When I installed Debian on my MacBookAir4,1 in 2012, there was no way
to do it without manual intervention yet. I followed
a tutorial on how to boot GRUB from the EFI Boot option
in the MacBook EFI Menu. I did not want to fiddle
with rEFIt, and I didn't want to boot GRUB by default.
When I want to boot Linux, I press the Option key during power up
and select EFI Boot from the Apple boot menu.
Unfortunately, I neglected to collect notes about how I
did it manually. However, Linux 3.2 is getting a bit old, so I
finally wanted to replace my manual boot configuration
with something handled by the package system.
In case you don't have /boot/efi in /etc/fstab yet,
you need to mount /dev/sda1 on /boot/efi for the following to work.
The documentation I found on the net suggested to just
reinstall grub-efi-amd64 and everything should work.
That is not quite true. When I do
# apt-get install --reinstall grub-efi-amd64
Nothing changes in /boot/efi.
I sort of expected that /boot/efi/EFI/debian would be
created, and the EFI image should be placed in there. However,
that did not happen. Why is that?
It turns out that when I installed grub-efi-amd64 manually in 2012, I
created /boot/efi/EFI/boot/bootx64.efi which is the EFI fallback location,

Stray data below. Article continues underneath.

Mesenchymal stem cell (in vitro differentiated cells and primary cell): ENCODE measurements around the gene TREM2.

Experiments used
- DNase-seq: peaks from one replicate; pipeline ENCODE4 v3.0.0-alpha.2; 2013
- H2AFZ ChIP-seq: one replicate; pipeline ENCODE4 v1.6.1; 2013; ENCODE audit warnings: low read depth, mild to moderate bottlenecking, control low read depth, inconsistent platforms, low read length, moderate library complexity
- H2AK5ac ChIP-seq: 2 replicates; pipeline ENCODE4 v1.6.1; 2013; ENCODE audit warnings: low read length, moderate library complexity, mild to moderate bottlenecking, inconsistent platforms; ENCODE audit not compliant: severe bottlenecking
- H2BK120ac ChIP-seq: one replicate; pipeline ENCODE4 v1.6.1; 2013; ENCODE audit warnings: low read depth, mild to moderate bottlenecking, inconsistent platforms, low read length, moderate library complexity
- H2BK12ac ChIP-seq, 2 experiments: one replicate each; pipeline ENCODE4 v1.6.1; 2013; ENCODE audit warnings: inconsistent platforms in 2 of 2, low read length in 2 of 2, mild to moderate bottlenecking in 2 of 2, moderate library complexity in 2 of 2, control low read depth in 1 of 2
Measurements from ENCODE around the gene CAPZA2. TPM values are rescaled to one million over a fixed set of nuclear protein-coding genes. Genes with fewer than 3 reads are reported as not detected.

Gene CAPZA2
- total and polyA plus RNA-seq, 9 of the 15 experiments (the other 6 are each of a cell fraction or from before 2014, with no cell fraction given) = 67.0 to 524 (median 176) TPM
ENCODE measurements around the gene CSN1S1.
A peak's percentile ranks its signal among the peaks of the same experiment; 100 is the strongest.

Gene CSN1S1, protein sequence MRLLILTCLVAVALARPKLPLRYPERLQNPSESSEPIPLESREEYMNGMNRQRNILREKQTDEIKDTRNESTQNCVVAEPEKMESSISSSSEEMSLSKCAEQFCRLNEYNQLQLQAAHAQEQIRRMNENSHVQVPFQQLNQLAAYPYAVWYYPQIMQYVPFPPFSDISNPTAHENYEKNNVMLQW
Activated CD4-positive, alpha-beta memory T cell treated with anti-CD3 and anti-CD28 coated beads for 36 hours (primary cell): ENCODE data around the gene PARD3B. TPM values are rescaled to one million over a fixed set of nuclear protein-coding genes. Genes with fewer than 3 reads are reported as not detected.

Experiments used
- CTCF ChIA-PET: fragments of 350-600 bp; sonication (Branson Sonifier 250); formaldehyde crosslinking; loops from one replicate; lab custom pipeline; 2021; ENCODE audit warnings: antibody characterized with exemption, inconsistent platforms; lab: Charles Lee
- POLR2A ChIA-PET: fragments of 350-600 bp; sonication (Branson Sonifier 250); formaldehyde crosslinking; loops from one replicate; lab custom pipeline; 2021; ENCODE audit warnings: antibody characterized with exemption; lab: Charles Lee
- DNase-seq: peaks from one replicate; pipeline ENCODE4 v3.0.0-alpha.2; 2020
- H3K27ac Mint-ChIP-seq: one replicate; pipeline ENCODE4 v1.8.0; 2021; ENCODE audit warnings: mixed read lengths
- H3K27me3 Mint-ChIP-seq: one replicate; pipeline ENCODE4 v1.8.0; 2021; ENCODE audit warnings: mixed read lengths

and apparently exactly what I want on this MacBook which does not support
multiple boot options.
Matthew Garrett posted an interesting article called
Booting with EFI which sheds light on this issue, go and read it.
Looking at /var/lib/dpkg/info/grub-efi-amd64.postinst revealed
that /boot/efi/EFI/debian needs to be created manually first.
If this directory does not exist, grub-efi-amd64 basically
does nothing on reinstall.
Running grub-install will actually create a new EFI image.
However, it is being created in the wrong place for this machine.
# grub-install --target=x86_64-efi
does the trick. Now /boot/efi/EFI/debian/grubx64.efi gets
created. However, since I don't want to make GRUB the default,
there is yet another manual step to do:
# cp /boot/efi/EFI/debian/grubx64.efi /boot/efi/EFI/boot/bootx64.efi
Now I can select EFI Boot after pressing the Option key during
startup. GRUB is loaded and Linux 3.13 gets booted. Strike!
Looking more closely reveals that there is actually a way to
tell grub-install that it should install to
the fallback location directly. The --removable option does that.
For the faint of heart, what does grub-install actually do
on an EFI system? It does not directly write to the disk, therefore
it does not need a device specified. It looks for files in
/boot/efi and assumes the EFI partition is mounted there.
So for my use case, the correct way to upgrade to a current GRUB EFI image
should have been:
# grub-install --removable --target=x86_64-efi
Meanwhile I've been made aware of Bug#708430.
I guess it would be nice to have an option in /etc/default/grub
which would indicate that installation to the fallback location
is desired. While this is a rather ugly hack to work around a stupid
limitation, it is still what I'd like on this MacBook. At least
since I don't have a triplle boot situation. Fallback location works
fine with just two OSes coexisting.